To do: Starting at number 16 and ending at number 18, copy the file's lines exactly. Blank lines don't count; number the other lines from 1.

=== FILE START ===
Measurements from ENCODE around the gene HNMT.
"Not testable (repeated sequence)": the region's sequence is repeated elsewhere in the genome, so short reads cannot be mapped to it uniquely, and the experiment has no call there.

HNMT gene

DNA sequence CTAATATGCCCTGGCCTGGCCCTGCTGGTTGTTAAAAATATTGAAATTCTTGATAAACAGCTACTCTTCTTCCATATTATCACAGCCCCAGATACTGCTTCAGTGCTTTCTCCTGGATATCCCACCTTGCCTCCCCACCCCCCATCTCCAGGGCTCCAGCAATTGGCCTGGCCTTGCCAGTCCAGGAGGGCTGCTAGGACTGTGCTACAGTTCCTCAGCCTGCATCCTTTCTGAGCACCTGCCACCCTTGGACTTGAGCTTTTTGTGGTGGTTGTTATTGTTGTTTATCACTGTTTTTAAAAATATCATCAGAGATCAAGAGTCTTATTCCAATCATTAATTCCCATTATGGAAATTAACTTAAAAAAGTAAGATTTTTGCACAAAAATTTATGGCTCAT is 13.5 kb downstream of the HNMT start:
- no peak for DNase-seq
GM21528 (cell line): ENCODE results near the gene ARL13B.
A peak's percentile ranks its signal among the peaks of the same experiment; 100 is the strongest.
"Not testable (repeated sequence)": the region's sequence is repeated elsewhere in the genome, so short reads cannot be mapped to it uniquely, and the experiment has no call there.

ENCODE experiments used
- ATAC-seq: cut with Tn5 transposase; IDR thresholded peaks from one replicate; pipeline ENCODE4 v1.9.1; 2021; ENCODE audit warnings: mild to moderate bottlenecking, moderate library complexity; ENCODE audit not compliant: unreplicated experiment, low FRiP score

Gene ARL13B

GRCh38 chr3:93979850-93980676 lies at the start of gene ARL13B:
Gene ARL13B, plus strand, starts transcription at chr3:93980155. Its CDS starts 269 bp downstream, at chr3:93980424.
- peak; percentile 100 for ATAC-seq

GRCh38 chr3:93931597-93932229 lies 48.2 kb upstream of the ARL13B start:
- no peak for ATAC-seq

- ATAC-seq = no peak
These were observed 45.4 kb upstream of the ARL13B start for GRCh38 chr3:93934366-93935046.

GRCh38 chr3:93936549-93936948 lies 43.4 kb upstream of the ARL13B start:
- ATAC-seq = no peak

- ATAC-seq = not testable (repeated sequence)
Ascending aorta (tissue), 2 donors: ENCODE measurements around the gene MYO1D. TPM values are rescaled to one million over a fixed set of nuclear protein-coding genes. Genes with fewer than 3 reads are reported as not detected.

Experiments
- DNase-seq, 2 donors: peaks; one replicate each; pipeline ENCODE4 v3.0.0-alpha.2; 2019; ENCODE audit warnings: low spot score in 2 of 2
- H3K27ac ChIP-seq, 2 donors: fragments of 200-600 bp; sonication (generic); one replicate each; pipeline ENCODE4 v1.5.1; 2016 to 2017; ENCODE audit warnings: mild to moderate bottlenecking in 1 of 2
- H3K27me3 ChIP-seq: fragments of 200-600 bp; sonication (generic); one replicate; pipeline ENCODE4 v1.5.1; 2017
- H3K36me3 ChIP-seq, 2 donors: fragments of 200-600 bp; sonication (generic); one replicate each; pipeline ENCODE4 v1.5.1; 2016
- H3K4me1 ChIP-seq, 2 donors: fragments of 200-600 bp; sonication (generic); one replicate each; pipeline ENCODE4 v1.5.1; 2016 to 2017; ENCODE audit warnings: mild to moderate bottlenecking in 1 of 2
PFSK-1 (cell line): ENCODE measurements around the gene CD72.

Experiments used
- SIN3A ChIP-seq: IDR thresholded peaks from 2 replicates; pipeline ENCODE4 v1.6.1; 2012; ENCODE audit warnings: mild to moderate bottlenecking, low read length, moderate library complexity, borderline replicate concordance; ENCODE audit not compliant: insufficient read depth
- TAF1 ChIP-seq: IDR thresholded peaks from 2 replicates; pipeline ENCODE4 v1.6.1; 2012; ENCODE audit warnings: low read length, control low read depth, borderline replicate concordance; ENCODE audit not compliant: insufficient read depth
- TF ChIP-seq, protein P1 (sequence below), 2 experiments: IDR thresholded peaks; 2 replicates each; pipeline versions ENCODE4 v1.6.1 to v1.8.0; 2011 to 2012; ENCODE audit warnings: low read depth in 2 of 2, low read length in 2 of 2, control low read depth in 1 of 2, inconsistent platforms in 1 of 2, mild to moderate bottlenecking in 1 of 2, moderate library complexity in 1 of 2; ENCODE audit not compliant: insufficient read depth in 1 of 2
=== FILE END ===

- no peak for ATAC-seq

- ATAC-seq = no peak
These were observed 45.4 kb upstream of the ARL13B start for GRCh38 chr3:93934366-93935046.